Friday, 17 March 2017

Why judge withdrew from Fani-Kayode’s corruption trial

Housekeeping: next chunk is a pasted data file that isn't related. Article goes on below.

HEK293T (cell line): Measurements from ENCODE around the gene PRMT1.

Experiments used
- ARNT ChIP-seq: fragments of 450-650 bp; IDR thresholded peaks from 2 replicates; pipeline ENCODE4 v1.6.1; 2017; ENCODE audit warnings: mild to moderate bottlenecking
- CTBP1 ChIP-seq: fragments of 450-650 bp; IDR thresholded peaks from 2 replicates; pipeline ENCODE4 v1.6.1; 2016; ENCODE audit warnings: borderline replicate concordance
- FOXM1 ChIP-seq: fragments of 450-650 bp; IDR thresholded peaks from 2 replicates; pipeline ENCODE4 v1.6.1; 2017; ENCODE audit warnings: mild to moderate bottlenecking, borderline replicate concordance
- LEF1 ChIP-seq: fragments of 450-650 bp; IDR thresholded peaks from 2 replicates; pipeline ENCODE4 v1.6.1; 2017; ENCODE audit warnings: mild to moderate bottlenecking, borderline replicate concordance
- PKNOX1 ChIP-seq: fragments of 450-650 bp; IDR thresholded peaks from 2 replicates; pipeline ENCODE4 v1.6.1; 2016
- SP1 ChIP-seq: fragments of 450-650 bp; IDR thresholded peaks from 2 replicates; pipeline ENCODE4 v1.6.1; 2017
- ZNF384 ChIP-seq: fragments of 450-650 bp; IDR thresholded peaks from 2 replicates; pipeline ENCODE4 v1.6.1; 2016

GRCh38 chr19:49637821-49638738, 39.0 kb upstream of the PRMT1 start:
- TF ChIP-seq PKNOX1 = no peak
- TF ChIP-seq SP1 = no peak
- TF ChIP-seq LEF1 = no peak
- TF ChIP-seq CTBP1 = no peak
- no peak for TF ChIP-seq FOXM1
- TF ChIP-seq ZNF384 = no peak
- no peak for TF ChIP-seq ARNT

Justice Muslim Hassan of the Lagos Division of the Federal High Court on Friday declined further hearing of the case involving former minister of aviation, Femi Fani-Kayode, Nenadi Usman, and Danjuma Yusuf over a N4.7 billion fraud levelled against them by the Economic and Financial Crimes Commission EFCC. Mr. Hassan ordered that the case file be returned to the Chief Judge of the Federal High Court, Ibrahim Auta, for re-assignment to another judge. He directed Mr. Fani-Kayode and his co-defendants to await further directive from Mr. Auta. The EFCC had on June 28, 2016 arraigned Mr. Fani-Kayode; former minister of state for finance, Nenadi Usman; former national chairman of Association of Local Government of Nigeria, ALGON, Yusuf Danjuma, and a company, Jointrust Dimentions Nigeria Ltd. on a 17-count charge of fraud and money laundering. The accused had pleaded not guilty. Mr. Fani-Kayode had accused the judge of bias in the handling of the matter, stating that he wanted the judge to not only withdraw himself from the case but to transfer the matter to the Abuja division of the court. Mr. Fani-Kayode through his counsel, Norrison Quakers, also said he was afraid of not getting justice if Mr. Hassan presided over the case on the grounds that Mr. Hassan once worked as a legal officer in the employment of the EFCC. Mr. Fani-Kayode recalled that Mr. Hassan, then a senior counsel with the EFCC, was the officer who drafted, filed and signed a charge marked FHC/L/523c/2008, leading to his trial for alleged N100 million money laundering before Justice Rita Ofili-Ajumogobia of the same federal court. He said though the EFCC vigorously prosecuted the case, he was discharged and acquitted by Justice Ofili-Ajumogobia on July 1, 2015 after seven years of trial, a development, Mr. Hassan was not happy about, according to Mr. Fani-Kayode. Following Mr. Fani-Kayode’s claims, the EFCC had filed a counter-affidavit, wherein it described the accused’s application as a ploy to frustrate his trial and urged the judge to dismiss it. The EFCC prosecutor, Rotimi Oyedepo, had argued that no reasonable person who watched the proceedings during Mr. Fani-Kayode’s trial would say Justice Hassan was biased against him. In his ruling on Thursday, Justice Hassan upheld Mr. Oyedepo’s submission that he (the judge) was not biased. The judge, however, said he considered it safe to withdraw himself from the case. “It is not in dispute that I signed Exhibit FFK1 as far back as 2008 over nine years ago, as the then Head of Legal, Lagos office of the EFCC, prior to my elevation as a judge of the Federal High Court,” Mr. Hassan said. “But it must be emphasised that as at then, I never participated in the trial of the second defendant (Fani-Kayode) and at all material times during the pendency of that case. “I never appeared for the prosecution as the entire proceedings were conducted by Mr. Festus Keyamo and his chambers before Honourable Justice Rita Ngozi Ofili-Ajumogobia, which led to the discharge and acquittal of the second defendant as erroneously argued by learned senior counsel as the record of the proceedings will bear me out.” The judge further noted that his conduct throughout the duration of the trial would leave no one in doubt that, so far, justice had not been done to the defendants in the case. “But that notwithstanding, this court will exercise caution and restraint as it would be safer and more in the interest of justice to refuse taking further proceedings in this matter,” he continued. “I refer this case to the Chief Judge of this honourable court for re-assignment to another judge. “Having declined jurisdiction based on the fear or apprehension of the second defendant that he will not get fair trial and since the defendants are on joint trial, any other pronouncement made by this honourable court in respect of venue and severance of the charge and other issues raised in the applications of the first and third defendants will be an exercise in futility and an academic exercise.”

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